Performance of Automobile Sector Post Liberalization Regime



Following India's growing openness, the arrival of new and existing models, easy availability of finance at relatively low rate of interest and price discounts offered by the dealers and manufacturers all have stirred the demand for vehicles and a strong growth of the Indian automobile industry.The data obtained from ministry of commerce and industry, shows high growth obtained since 2001- 02 in automobile production continuing in the first three quarters of the 2004-05. Annual growth was 16.0 per cent in April-December, 2004; the growth rate in 2003-04 was 15.1 per cent The automobile industry grew at a compound annual growth rate (CAGR) of 22 per cent between 1992 and 1997. With investment exceeding Rs. 50,000 crore, the turnover of the automobile industry exceeded Rs. 59,518 crore in 2002-03. Including turnover of the auto-component sector, the automotive industry's turnover, which was above Rs. 84,000 crore in 2002-03, is estimated to have exceeded Rs.1,00,000 crore ( USD 22. 74 billion) in 2003-04. Automobile Dealers Network in India.

In terms of Car dealer networks and authorized service stations, Maruti leads the pack with Dealer networks and workshops across the country. The other leading automobile manufactures are also trying to cope up and are opening their service stations and dealer workshops in all the metros and major cities of the country. Dealers offer varying kind of discount of finances who in tern pass it on to the customers in the form of reduced interest rates.

Major Manufacturers in Automobile Industry

• Maruti Udyog Ltd.
• General Motors India
• Ford India Ltd.
• Eicher Motors
• Bajaj Auto
• Daewoo Motors India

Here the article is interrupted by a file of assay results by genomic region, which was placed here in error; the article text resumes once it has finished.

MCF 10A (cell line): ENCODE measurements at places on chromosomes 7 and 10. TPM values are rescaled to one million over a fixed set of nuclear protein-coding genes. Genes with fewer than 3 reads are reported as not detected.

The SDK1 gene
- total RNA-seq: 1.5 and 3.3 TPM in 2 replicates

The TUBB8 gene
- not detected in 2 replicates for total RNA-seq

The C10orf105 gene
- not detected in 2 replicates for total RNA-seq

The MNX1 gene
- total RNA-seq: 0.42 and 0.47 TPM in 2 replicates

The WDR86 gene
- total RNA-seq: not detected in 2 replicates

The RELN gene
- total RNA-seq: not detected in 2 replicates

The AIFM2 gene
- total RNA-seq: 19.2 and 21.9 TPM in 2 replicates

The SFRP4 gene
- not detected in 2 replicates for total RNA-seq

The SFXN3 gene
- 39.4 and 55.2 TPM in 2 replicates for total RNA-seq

• Hero Motors
• Hindustan Motors
• Hyundai Motor India Ltd.
• Royal Enfield Motors
• Telco
• TVS Motors
• DC Designs
• Swaraj Mazda Ltd

Technology Acquisition

Technology acquisition by a firm can be facilitated through imports [technology transfer from abroad] and in-house R&D efforts. Technology acquisition from abroad consists of technology imports through the market or "arms-length" purchase of technology against lumpsum and royalty payments [LR], intra-firm transfer of technology through foreign direct investment (foreign equity participation [FE]) and technology transfer through the supply of machinery and equipment, where the technology is embodied in the imported capital good itself [IMCAP]. An in-house research and development effort of firms [RD] is one of the important methods of location, adaptation, assimilation and development of the imported technology. Following Ansal [1990], Basant [1997] and Narayanan [1998], it could be argued that the technological strategies adopted by a firm could be different during varying policy regimes. The present study examines the role of all the four technological factors identified above during the two policy periods